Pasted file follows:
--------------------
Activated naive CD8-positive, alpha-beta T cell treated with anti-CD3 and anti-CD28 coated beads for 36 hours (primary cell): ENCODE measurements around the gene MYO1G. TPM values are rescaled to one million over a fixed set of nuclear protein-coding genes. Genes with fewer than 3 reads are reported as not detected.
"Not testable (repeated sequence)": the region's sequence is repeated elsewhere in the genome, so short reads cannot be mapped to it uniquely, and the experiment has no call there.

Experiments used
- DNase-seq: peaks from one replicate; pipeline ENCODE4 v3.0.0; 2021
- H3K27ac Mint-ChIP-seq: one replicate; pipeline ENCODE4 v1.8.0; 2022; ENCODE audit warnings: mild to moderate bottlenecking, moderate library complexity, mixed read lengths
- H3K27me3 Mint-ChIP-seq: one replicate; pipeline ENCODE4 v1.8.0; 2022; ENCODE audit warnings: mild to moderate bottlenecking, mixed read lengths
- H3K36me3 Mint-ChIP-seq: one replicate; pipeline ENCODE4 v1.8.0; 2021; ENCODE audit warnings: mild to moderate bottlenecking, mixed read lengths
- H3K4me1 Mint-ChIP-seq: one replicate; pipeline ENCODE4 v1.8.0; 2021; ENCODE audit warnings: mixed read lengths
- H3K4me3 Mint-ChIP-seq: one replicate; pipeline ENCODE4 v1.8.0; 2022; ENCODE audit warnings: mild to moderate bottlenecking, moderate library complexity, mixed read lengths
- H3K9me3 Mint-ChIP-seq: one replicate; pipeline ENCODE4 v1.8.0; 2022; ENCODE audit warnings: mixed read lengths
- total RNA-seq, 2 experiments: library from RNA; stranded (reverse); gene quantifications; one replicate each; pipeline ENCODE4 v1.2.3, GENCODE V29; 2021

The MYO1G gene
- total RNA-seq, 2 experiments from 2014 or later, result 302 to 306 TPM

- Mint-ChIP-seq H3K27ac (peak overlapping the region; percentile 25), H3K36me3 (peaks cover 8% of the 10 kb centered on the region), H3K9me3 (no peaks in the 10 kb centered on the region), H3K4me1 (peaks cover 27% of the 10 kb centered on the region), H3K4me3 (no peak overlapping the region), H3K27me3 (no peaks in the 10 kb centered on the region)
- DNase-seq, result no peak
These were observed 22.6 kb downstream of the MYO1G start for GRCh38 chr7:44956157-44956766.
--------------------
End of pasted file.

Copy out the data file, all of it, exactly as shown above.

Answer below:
Activated naive CD8-positive, alpha-beta T cell treated with anti-CD3 and anti-CD28 coated beads for 36 hours (primary cell): ENCODE measurements around the gene MYO1G. TPM values are rescaled to one million over a fixed set of nuclear protein-coding genes. Genes with fewer than 3 reads are reported as not detected.
"Not testable (repeated sequence)": the region's sequence is repeated elsewhere in the genome, so short reads cannot be mapped to it uniquely, and the experiment has no call there.

Experiments used
- DNase-seq: peaks from one replicate; pipeline ENCODE4 v3.0.0; 2021
- H3K27ac Mint-ChIP-seq: one replicate; pipeline ENCODE4 v1.8.0; 2022; ENCODE audit warnings: mild to moderate bottlenecking, moderate library complexity, mixed read lengths
- H3K27me3 Mint-ChIP-seq: one replicate; pipeline ENCODE4 v1.8.0; 2022; ENCODE audit warnings: mild to moderate bottlenecking, mixed read lengths
- H3K36me3 Mint-ChIP-seq: one replicate; pipeline ENCODE4 v1.8.0; 2021; ENCODE audit warnings: mild to moderate bottlenecking, mixed read lengths
- H3K4me1 Mint-ChIP-seq: one replicate; pipeline ENCODE4 v1.8.0; 2021; ENCODE audit warnings: mixed read lengths
- H3K4me3 Mint-ChIP-seq: one replicate; pipeline ENCODE4 v1.8.0; 2022; ENCODE audit warnings: mild to moderate bottlenecking, moderate library complexity, mixed read lengths
- H3K9me3 Mint-ChIP-seq: one replicate; pipeline ENCODE4 v1.8.0; 2022; ENCODE audit warnings: mixed read lengths
- total RNA-seq, 2 experiments: library from RNA; stranded (reverse); gene quantifications; one replicate each; pipeline ENCODE4 v1.2.3, GENCODE V29; 2021

The MYO1G gene
- total RNA-seq, 2 experiments from 2014 or later, result 302 to 306 TPM

- Mint-ChIP-seq H3K27ac (peak overlapping the region; percentile 25), H3K36me3 (peaks cover 8% of the 10 kb centered on the region), H3K9me3 (no peaks in the 10 kb centered on the region), H3K4me1 (peaks cover 27% of the 10 kb centered on the region), H3K4me3 (no peak overlapping the region), H3K27me3 (no peaks in the 10 kb centered on the region)
- DNase-seq, result no peak
These were observed 22.6 kb downstream of the MYO1G start for GRCh38 chr7:44956157-44956766.